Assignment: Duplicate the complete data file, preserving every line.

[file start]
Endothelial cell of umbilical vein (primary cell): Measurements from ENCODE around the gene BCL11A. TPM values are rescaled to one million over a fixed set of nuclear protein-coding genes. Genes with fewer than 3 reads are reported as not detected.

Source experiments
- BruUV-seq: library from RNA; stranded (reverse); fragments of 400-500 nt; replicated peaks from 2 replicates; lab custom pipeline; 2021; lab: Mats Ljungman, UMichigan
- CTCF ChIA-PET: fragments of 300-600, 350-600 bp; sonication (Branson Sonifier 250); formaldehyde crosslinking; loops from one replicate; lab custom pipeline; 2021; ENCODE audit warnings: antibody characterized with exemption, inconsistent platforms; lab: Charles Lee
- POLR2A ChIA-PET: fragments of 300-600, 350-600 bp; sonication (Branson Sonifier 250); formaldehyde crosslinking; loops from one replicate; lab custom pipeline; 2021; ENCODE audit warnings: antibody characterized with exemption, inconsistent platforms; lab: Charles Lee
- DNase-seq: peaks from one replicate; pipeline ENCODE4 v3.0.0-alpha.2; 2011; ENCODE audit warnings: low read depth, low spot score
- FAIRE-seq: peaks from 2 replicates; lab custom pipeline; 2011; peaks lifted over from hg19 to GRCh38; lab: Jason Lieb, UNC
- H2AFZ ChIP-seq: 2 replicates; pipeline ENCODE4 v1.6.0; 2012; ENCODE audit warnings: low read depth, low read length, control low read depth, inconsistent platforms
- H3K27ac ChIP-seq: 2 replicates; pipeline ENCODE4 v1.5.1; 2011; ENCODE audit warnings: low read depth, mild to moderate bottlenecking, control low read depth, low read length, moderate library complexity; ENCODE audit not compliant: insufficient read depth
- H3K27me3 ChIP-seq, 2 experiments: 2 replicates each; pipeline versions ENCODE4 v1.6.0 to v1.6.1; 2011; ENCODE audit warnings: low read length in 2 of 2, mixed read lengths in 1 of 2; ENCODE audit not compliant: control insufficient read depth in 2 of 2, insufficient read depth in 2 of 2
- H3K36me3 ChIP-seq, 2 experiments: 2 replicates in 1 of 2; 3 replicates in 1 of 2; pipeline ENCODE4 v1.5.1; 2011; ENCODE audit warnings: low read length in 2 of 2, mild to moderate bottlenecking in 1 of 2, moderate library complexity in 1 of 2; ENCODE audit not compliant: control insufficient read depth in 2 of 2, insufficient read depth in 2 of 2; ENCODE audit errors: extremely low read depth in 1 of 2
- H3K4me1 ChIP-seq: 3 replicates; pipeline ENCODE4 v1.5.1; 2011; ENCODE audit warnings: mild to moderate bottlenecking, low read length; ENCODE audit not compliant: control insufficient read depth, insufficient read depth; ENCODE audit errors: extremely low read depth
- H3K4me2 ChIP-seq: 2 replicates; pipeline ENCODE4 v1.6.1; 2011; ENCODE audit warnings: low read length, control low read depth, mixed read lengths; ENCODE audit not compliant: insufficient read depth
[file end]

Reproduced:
Endothelial cell of umbilical vein (primary cell): Measurements from ENCODE around the gene BCL11A. TPM values are rescaled to one million over a fixed set of nuclear protein-coding genes. Genes with fewer than 3 reads are reported as not detected.

Source experiments
- BruUV-seq: library from RNA; stranded (reverse); fragments of 400-500 nt; replicated peaks from 2 replicates; lab custom pipeline; 2021; lab: Mats Ljungman, UMichigan
- CTCF ChIA-PET: fragments of 300-600, 350-600 bp; sonication (Branson Sonifier 250); formaldehyde crosslinking; loops from one replicate; lab custom pipeline; 2021; ENCODE audit warnings: antibody characterized with exemption, inconsistent platforms; lab: Charles Lee
- POLR2A ChIA-PET: fragments of 300-600, 350-600 bp; sonication (Branson Sonifier 250); formaldehyde crosslinking; loops from one replicate; lab custom pipeline; 2021; ENCODE audit warnings: antibody characterized with exemption, inconsistent platforms; lab: Charles Lee
- DNase-seq: peaks from one replicate; pipeline ENCODE4 v3.0.0-alpha.2; 2011; ENCODE audit warnings: low read depth, low spot score
- FAIRE-seq: peaks from 2 replicates; lab custom pipeline; 2011; peaks lifted over from hg19 to GRCh38; lab: Jason Lieb, UNC
- H2AFZ ChIP-seq: 2 replicates; pipeline ENCODE4 v1.6.0; 2012; ENCODE audit warnings: low read depth, low read length, control low read depth, inconsistent platforms
- H3K27ac ChIP-seq: 2 replicates; pipeline ENCODE4 v1.5.1; 2011; ENCODE audit warnings: low read depth, mild to moderate bottlenecking, control low read depth, low read length, moderate library complexity; ENCODE audit not compliant: insufficient read depth
- H3K27me3 ChIP-seq, 2 experiments: 2 replicates each; pipeline versions ENCODE4 v1.6.0 to v1.6.1; 2011; ENCODE audit warnings: low read length in 2 of 2, mixed read lengths in 1 of 2; ENCODE audit not compliant: control insufficient read depth in 2 of 2, insufficient read depth in 2 of 2
- H3K36me3 ChIP-seq, 2 experiments: 2 replicates in 1 of 2; 3 replicates in 1 of 2; pipeline ENCODE4 v1.5.1; 2011; ENCODE audit warnings: low read length in 2 of 2, mild to moderate bottlenecking in 1 of 2, moderate library complexity in 1 of 2; ENCODE audit not compliant: control insufficient read depth in 2 of 2, insufficient read depth in 2 of 2; ENCODE audit errors: extremely low read depth in 1 of 2
- H3K4me1 ChIP-seq: 3 replicates; pipeline ENCODE4 v1.5.1; 2011; ENCODE audit warnings: mild to moderate bottlenecking, low read length; ENCODE audit not compliant: control insufficient read depth, insufficient read depth; ENCODE audit errors: extremely low read depth
- H3K4me2 ChIP-seq: 2 replicates; pipeline ENCODE4 v1.6.1; 2011; ENCODE audit warnings: low read length, control low read depth, mixed read lengths; ENCODE audit not compliant: insufficient read depth